At the same time, the narrative and audio design were lauded for their willingness to deviate from the franchise’s past triumphs. Fantasy elements were foregrounded for the first time, as the plot sees Pitfall Harry Jr. traveling to a parallel world through a portal and helping a woman named Mira free her people from a sinister force called The Scourge. This is a fairly banal treatment, but is improved through a voiceover performance by Bruce Campbell. Campbell steps into the shoes of Pitfall Harry Jr. and flavors the text with his characteristic one-liners and narration.
Somewhat less effective was the port of Pitfall 3D to the Game Boy Color. It was, of course, not in 3D and was consequently renamed Pitfall: Beyond the Jungle. It is a by-the-books platformer, but has had very little effort put into smoothing out the gameplay experience. Consequently, loose controls and inconsistent hitboxes squander the franchise’s reputation for tight platforming. It’s an odd misstep that is best forgotten.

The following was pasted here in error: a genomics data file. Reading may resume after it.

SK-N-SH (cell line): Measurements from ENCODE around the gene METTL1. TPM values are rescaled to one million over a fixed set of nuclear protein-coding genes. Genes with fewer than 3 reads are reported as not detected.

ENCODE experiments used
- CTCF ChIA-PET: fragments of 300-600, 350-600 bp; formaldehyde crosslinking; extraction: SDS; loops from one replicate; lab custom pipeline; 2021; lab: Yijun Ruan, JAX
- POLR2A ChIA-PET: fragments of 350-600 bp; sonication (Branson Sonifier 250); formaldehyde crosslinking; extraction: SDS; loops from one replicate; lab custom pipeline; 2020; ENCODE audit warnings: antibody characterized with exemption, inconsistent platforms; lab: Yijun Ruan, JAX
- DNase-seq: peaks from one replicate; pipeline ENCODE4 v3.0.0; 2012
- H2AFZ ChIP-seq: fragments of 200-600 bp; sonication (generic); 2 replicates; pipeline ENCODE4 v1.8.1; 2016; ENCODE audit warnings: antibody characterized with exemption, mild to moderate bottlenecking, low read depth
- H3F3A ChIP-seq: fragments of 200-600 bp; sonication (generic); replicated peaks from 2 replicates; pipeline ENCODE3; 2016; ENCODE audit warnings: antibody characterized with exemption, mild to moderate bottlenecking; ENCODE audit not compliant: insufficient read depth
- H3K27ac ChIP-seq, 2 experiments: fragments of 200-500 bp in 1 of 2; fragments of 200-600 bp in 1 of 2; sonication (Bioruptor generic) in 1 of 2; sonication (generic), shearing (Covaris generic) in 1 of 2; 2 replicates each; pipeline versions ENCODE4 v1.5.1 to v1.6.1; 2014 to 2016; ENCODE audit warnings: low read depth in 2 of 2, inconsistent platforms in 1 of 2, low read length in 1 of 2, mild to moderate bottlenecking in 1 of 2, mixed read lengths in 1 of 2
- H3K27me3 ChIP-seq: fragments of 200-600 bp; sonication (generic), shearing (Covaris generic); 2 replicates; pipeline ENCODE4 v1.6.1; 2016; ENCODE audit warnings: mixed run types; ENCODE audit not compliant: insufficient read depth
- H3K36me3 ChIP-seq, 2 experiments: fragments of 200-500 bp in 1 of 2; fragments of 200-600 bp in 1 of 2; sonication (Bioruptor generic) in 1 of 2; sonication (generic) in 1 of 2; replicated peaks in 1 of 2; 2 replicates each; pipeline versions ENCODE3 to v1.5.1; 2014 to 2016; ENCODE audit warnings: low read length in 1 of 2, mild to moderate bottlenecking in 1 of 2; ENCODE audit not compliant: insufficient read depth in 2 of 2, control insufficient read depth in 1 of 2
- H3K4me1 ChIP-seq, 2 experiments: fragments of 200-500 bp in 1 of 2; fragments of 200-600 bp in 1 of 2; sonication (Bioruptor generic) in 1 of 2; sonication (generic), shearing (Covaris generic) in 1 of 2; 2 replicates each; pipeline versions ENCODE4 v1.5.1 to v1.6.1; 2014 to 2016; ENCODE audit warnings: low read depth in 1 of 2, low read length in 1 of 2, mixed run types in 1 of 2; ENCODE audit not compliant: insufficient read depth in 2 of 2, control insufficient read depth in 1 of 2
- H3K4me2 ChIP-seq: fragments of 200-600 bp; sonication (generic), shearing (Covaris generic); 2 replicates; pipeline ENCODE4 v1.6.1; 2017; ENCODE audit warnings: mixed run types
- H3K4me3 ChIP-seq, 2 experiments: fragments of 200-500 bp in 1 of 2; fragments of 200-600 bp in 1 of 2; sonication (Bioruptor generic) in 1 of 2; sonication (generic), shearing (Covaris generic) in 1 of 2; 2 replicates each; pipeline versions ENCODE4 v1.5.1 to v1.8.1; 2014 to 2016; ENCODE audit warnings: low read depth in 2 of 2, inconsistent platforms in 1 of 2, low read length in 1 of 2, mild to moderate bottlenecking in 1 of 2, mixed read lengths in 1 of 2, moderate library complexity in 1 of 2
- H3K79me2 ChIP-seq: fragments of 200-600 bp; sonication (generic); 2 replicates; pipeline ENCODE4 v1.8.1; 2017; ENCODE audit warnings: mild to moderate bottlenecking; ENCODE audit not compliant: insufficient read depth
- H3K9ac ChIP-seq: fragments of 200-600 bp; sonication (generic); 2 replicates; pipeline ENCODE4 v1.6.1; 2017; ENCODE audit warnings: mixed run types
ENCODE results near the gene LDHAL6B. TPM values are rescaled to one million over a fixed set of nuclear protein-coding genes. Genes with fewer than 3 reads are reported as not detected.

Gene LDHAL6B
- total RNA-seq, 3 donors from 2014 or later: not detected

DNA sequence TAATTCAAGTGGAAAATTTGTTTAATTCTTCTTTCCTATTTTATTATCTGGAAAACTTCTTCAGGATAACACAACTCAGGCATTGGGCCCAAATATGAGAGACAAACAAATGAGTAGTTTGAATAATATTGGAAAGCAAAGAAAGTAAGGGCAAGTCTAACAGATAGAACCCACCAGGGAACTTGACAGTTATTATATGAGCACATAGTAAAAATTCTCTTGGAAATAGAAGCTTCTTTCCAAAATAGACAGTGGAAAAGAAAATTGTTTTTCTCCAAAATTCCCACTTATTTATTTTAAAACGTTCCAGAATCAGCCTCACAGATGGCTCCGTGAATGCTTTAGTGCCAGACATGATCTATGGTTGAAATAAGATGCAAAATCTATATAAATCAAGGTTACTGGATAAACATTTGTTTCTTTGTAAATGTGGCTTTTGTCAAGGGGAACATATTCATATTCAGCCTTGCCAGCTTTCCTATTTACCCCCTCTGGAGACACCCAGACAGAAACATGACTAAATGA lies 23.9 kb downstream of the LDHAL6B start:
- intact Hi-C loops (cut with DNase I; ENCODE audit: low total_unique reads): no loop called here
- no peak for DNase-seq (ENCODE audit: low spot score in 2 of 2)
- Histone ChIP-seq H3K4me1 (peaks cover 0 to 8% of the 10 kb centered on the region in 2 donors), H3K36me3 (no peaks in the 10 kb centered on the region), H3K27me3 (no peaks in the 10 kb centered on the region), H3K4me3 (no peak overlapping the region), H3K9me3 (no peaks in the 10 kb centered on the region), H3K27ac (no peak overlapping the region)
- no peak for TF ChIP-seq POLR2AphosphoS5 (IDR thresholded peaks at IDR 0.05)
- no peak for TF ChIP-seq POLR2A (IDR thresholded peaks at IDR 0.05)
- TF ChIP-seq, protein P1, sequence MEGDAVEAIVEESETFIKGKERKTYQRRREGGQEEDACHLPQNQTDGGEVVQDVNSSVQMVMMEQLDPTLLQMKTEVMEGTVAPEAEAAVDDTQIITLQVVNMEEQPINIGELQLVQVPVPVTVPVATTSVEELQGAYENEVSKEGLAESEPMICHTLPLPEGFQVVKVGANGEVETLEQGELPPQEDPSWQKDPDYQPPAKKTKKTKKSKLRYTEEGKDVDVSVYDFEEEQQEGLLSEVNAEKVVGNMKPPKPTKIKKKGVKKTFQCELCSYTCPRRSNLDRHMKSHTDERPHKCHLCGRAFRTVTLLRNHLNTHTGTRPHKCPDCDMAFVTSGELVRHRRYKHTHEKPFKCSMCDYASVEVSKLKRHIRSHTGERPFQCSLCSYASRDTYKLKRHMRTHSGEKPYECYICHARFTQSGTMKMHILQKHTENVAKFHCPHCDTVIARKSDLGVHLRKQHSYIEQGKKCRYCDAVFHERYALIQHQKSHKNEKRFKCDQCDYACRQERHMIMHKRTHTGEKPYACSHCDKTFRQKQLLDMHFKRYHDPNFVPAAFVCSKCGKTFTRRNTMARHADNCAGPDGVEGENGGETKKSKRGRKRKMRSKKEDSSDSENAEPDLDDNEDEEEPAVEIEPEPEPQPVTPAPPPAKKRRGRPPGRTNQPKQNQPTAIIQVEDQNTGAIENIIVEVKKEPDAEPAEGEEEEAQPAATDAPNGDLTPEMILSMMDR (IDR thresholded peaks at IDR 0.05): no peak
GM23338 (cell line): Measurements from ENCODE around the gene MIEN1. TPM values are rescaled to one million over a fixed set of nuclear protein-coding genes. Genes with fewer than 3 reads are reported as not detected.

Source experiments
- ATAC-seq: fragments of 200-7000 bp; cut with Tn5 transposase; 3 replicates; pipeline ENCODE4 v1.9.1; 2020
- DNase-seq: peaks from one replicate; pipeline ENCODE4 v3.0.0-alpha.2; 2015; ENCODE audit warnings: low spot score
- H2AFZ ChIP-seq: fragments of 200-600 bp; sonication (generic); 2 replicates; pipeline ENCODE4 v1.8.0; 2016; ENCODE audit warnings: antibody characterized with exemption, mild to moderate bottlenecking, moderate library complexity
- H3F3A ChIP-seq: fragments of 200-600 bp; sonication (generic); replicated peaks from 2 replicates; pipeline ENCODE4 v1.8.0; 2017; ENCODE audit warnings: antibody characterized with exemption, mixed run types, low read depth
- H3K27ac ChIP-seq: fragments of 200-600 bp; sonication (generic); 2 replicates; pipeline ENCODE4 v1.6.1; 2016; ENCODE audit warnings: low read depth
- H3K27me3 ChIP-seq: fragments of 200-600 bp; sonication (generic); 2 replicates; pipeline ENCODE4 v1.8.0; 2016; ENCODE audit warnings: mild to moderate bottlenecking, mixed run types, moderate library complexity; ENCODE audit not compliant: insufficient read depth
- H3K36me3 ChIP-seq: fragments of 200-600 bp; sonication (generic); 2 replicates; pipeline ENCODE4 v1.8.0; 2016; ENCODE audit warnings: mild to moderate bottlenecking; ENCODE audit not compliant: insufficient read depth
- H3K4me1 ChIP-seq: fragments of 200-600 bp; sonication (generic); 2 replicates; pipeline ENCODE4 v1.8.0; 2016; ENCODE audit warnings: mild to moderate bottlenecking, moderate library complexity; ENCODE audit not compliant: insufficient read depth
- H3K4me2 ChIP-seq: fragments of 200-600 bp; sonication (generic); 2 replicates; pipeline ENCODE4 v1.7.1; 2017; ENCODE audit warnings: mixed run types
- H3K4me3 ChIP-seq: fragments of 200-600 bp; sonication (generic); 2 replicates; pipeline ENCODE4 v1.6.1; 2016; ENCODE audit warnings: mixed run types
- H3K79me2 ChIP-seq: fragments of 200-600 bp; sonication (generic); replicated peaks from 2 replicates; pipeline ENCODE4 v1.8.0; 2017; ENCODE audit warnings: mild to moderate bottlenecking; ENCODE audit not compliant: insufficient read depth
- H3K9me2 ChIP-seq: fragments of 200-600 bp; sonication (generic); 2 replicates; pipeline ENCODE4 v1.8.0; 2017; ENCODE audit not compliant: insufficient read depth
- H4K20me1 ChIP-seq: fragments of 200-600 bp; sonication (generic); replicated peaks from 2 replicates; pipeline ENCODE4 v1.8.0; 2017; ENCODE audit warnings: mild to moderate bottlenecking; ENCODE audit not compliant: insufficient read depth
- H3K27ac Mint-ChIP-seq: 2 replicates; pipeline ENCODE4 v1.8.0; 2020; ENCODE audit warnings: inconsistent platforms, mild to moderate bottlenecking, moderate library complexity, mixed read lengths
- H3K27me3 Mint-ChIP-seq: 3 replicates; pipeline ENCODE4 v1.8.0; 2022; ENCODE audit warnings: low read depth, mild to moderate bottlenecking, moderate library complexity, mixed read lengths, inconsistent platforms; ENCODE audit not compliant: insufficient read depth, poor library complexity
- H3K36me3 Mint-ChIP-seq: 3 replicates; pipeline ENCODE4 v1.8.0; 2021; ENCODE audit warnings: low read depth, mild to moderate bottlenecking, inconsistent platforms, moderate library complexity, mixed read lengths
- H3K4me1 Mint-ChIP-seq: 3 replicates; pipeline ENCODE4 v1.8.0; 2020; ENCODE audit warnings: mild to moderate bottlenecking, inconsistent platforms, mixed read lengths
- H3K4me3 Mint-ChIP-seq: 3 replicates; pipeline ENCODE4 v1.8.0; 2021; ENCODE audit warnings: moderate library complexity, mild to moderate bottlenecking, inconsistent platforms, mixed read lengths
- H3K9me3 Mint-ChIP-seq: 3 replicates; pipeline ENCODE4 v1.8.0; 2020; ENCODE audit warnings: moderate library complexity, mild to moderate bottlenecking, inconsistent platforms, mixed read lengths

Though the series had once again stepped into the shadows of its contemporaries rather than forging a new path ahead as it had in the 1980s, Pitfall 3D represents a more effective grasp on modern game design. It did not merely emulate its betters, but rather took some of the best decisions made by them and forged its own identity in the rapidly expanding 3D landscape. Unfortunately, Pitfall 3D would be something of a last hurrah for the series before it descended into irrelevance during the 2000s.
Pitfall: The Lost Expedition (2004)